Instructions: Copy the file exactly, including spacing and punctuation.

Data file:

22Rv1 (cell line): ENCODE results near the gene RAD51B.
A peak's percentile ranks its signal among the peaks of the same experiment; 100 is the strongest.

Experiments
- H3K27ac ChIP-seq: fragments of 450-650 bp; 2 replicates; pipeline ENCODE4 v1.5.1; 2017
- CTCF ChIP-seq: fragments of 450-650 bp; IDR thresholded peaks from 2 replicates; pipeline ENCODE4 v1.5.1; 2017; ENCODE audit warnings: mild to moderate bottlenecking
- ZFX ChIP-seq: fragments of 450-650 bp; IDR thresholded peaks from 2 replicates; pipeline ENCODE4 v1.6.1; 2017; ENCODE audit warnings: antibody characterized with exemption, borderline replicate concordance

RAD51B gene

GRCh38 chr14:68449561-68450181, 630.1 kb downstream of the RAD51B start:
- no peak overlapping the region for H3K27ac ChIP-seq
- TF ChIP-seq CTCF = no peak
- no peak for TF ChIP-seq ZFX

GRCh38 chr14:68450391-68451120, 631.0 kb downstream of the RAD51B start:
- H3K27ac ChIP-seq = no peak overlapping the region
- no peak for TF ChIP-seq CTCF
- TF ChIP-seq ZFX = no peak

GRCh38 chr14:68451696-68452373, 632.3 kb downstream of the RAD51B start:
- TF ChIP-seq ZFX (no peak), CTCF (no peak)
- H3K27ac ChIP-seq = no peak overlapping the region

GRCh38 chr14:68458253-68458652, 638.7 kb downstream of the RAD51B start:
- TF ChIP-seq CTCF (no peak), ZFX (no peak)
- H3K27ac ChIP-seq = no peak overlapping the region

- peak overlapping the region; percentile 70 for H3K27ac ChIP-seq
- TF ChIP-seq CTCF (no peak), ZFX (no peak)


22Rv1 (cell line): ENCODE results near the gene RAD51B.
A peak's percentile ranks its signal among the peaks of the same experiment; 100 is the strongest.

Experiments
- H3K27ac ChIP-seq: fragments of 450-650 bp; 2 replicates; pipeline ENCODE4 v1.5.1; 2017
- CTCF ChIP-seq: fragments of 450-650 bp; IDR thresholded peaks from 2 replicates; pipeline ENCODE4 v1.5.1; 2017; ENCODE audit warnings: mild to moderate bottlenecking
- ZFX ChIP-seq: fragments of 450-650 bp; IDR thresholded peaks from 2 replicates; pipeline ENCODE4 v1.6.1; 2017; ENCODE audit warnings: antibody characterized with exemption, borderline replicate concordance

RAD51B gene

GRCh38 chr14:68449561-68450181, 630.1 kb downstream of the RAD51B start:
- no peak overlapping the region for H3K27ac ChIP-seq
- TF ChIP-seq CTCF = no peak
- no peak for TF ChIP-seq ZFX

GRCh38 chr14:68450391-68451120, 631.0 kb downstream of the RAD51B start:
- H3K27ac ChIP-seq = no peak overlapping the region
- no peak for TF ChIP-seq CTCF
- TF ChIP-seq ZFX = no peak

GRCh38 chr14:68451696-68452373, 632.3 kb downstream of the RAD51B start:
- TF ChIP-seq ZFX (no peak), CTCF (no peak)
- H3K27ac ChIP-seq = no peak overlapping the region

GRCh38 chr14:68458253-68458652, 638.7 kb downstream of the RAD51B start:
- TF ChIP-seq CTCF (no peak), ZFX (no peak)
- H3K27ac ChIP-seq = no peak overlapping the region

- peak overlapping the region; percentile 70 for H3K27ac ChIP-seq
- TF ChIP-seq CTCF (no peak), ZFX (no peak)